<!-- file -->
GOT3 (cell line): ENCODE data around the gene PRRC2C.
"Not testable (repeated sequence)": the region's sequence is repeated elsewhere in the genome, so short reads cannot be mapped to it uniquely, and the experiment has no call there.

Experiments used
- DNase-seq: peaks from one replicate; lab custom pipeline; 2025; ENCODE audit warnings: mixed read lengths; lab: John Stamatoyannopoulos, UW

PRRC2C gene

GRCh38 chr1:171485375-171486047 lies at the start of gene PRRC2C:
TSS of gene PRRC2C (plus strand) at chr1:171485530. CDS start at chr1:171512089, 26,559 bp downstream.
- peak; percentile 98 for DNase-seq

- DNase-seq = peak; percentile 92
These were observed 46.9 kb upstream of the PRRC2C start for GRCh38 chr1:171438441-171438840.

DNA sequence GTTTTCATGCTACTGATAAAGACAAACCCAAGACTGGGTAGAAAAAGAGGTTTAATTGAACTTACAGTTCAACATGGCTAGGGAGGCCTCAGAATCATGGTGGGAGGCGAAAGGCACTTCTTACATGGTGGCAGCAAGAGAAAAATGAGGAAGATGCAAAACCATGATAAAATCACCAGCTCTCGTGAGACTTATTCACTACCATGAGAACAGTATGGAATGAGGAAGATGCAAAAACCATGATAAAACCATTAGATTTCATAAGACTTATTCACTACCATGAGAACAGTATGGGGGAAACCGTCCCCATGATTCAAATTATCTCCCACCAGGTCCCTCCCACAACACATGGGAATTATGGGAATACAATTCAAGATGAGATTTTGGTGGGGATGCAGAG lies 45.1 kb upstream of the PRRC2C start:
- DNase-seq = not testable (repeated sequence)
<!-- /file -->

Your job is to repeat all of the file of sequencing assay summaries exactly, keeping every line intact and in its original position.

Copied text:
GOT3 (cell line): ENCODE data around the gene PRRC2C.
"Not testable (repeated sequence)": the region's sequence is repeated elsewhere in the genome, so short reads cannot be mapped to it uniquely, and the experiment has no call there.

Experiments used
- DNase-seq: peaks from one replicate; lab custom pipeline; 2025; ENCODE audit warnings: mixed read lengths; lab: John Stamatoyannopoulos, UW

PRRC2C gene

GRCh38 chr1:171485375-171486047 lies at the start of gene PRRC2C:
TSS of gene PRRC2C (plus strand) at chr1:171485530. CDS start at chr1:171512089, 26,559 bp downstream.
- peak; percentile 98 for DNase-seq

- DNase-seq = peak; percentile 92
These were observed 46.9 kb upstream of the PRRC2C start for GRCh38 chr1:171438441-171438840.

DNA sequence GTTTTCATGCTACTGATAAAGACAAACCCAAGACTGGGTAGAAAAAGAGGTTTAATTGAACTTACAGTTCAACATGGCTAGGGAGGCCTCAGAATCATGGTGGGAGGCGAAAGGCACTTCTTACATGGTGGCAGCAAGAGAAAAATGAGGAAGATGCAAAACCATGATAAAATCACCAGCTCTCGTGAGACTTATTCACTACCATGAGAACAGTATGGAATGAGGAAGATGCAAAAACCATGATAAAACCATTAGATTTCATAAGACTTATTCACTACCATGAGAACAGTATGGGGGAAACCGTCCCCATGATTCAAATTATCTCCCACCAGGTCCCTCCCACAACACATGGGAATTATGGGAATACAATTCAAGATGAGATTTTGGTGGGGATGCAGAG lies 45.1 kb upstream of the PRRC2C start:
- DNase-seq = not testable (repeated sequence)